"It's amazing the kinds of treatments they can do now. They do so many modern things these days; you just can't believe it."
– Rich Gilbert
Rich says he's read statistics about cancer survival that can be discouraging. But as a 12-year survivor of Non-Hodgkin's Lymphoma, he is optimistic about his future and the future of cancer care. Rich is living proof that early cancer detection, state-of-the-art medical treatments, and genuine concern from caregivers, whom Rich fondly regards as close friends, can make all the difference.
In 1984, Rich first noticed his glands were unusually swollen, and he visited the doctor several times. Each time, he got a clean bill of health. But Rich continued to monitor his health and persisted about his swollen glands. He knew something wasn't right. He visited an oncologist and had a biopsy that determined that he had Non-Hodgkin's Lymphoma – a type of cancer where the cancerous cells grow in the lymph glands and quickly spread through the body's lymph system.
Rich successfully endured six chemotherapy treatments – one every three weeks. All signs showed that the cancer was gone. But two years later, he noticed another tiny growth in his cheek. So at a routine follow-up visit, he asked his doctor to check it out. His cancer had returned.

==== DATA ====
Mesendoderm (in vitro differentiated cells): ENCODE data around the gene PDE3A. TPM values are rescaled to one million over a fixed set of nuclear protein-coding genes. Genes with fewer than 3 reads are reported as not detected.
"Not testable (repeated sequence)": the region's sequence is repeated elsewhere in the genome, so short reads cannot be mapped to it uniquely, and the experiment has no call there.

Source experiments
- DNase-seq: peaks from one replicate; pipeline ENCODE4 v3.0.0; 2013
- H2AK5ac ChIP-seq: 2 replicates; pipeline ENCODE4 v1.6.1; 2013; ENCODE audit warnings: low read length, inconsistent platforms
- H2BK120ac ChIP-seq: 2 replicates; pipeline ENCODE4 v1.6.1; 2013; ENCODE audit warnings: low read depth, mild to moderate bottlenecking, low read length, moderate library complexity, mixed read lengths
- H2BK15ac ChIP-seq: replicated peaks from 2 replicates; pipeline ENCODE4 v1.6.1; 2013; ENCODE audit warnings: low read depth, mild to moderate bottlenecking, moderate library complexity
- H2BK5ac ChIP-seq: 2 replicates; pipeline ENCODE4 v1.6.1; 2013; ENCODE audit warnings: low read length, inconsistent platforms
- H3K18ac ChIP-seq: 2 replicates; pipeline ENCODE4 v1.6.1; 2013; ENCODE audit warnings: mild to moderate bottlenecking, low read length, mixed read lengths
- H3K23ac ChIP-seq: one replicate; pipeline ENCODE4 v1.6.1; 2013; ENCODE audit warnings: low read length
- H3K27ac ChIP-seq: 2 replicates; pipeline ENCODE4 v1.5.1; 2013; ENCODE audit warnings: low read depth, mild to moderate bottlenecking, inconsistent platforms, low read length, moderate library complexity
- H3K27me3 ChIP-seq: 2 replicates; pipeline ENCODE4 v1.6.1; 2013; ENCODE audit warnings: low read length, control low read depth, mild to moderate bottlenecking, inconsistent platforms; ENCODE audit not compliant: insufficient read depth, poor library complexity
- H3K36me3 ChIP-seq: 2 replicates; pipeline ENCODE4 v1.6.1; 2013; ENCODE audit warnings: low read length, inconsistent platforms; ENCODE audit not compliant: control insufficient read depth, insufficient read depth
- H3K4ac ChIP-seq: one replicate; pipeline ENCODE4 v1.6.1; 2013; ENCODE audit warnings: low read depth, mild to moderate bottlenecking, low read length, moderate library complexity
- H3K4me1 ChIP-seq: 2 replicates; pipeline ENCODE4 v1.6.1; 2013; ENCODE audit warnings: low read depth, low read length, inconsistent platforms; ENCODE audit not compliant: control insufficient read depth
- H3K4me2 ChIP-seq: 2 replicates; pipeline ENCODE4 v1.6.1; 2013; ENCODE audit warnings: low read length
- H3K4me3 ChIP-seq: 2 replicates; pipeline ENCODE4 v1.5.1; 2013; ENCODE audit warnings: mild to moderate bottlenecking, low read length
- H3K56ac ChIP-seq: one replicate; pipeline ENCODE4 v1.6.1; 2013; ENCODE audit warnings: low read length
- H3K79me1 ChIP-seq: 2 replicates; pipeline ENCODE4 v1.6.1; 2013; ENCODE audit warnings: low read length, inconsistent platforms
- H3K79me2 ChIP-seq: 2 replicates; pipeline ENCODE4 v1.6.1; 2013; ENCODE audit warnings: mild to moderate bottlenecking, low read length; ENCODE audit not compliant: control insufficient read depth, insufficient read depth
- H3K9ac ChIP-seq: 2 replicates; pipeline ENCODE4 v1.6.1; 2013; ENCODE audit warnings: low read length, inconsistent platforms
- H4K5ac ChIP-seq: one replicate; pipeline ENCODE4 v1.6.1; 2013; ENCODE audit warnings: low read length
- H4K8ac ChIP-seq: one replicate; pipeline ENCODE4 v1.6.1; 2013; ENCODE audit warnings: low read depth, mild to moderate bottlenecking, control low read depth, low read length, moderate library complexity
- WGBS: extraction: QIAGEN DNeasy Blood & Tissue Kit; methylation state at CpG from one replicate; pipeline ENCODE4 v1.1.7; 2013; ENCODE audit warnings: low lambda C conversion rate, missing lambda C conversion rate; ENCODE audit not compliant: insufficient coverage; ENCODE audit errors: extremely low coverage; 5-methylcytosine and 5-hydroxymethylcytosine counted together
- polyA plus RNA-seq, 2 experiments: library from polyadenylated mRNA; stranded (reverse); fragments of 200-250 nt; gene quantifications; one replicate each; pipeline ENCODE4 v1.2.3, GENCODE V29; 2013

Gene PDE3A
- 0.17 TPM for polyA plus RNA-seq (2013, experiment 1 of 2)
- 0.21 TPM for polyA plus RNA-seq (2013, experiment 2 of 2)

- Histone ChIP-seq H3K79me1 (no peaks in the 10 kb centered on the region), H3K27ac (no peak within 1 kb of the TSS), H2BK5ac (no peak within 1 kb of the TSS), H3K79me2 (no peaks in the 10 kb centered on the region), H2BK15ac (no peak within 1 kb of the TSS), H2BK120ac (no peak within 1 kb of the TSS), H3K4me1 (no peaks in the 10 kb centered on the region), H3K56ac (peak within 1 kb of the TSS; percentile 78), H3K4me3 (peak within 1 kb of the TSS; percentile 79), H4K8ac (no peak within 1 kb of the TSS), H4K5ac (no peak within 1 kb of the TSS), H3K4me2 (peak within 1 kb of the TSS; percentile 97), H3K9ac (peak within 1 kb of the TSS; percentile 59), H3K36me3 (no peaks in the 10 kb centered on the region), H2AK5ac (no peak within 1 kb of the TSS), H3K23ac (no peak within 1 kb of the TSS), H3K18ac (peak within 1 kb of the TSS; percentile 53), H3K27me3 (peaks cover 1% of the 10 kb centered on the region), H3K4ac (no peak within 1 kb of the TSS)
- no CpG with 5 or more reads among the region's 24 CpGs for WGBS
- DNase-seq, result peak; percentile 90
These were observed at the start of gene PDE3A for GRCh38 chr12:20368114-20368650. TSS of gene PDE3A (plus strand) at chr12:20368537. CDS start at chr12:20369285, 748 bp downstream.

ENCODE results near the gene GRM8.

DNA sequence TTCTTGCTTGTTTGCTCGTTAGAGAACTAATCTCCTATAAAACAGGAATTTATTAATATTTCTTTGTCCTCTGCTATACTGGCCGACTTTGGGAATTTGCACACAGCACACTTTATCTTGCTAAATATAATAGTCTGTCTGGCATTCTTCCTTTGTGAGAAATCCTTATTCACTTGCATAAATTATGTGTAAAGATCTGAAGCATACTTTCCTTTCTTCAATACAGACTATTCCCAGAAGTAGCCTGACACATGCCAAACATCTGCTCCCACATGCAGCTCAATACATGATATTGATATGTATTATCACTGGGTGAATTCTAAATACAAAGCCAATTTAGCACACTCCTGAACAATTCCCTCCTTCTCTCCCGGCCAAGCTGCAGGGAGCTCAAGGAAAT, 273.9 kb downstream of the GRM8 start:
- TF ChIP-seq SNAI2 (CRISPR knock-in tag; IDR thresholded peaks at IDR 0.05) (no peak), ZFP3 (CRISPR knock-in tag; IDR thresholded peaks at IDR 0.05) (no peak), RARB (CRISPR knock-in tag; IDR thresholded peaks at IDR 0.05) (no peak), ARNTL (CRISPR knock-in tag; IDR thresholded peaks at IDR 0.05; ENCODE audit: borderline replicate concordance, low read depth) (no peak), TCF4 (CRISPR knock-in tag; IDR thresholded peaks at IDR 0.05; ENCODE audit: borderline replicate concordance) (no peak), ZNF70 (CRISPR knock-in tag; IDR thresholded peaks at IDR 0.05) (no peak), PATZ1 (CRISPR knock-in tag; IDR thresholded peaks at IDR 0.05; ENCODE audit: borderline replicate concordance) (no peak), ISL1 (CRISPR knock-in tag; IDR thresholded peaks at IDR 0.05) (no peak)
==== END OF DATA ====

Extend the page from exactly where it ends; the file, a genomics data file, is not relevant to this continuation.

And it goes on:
This time, his treatments were far more aggressive. Fortunately, his cancer had not yet spread to his liver. So Rich was able to benefit from the somewhat new technology of stem-cell transplant – harvesting a patient's own young blood cells and then giving them back after receiving high doses of chemotherapy and radiation.
"Five weeks after the chemo and radiation, my white count was down to nothing," Rich says. "But now they do stem cells. They drew my blood, and then they gave me my stem cells back. It takes about 10 days for it to grow into your bone marrow and produce new cells."
Now, Rich says, he doesn't feel any bumps or anything. "I feel good," Rich says. "They sure have come a long way. My dad back in '61 had something, and we didn't know what it was really. When I read the death certificate he had a type of Lymphoma."
"But it's amazing the kinds of treatments they can do now. They do so many modern things these days; you just can't believe it."
Today, Rich enjoys spending time with his grandchildren and following his favorite sports teams. He says he feels blessed to have had the best treatment by the best caregivers available.
"I see these nurses and the doctors – and they really do care," Rich says. "They are genuinely concerned. Every six months my doctor checks on me. And sometimes it's not just to do that. He takes the time to talk to me. We talk about BYU football and basketball, and we're just good friends."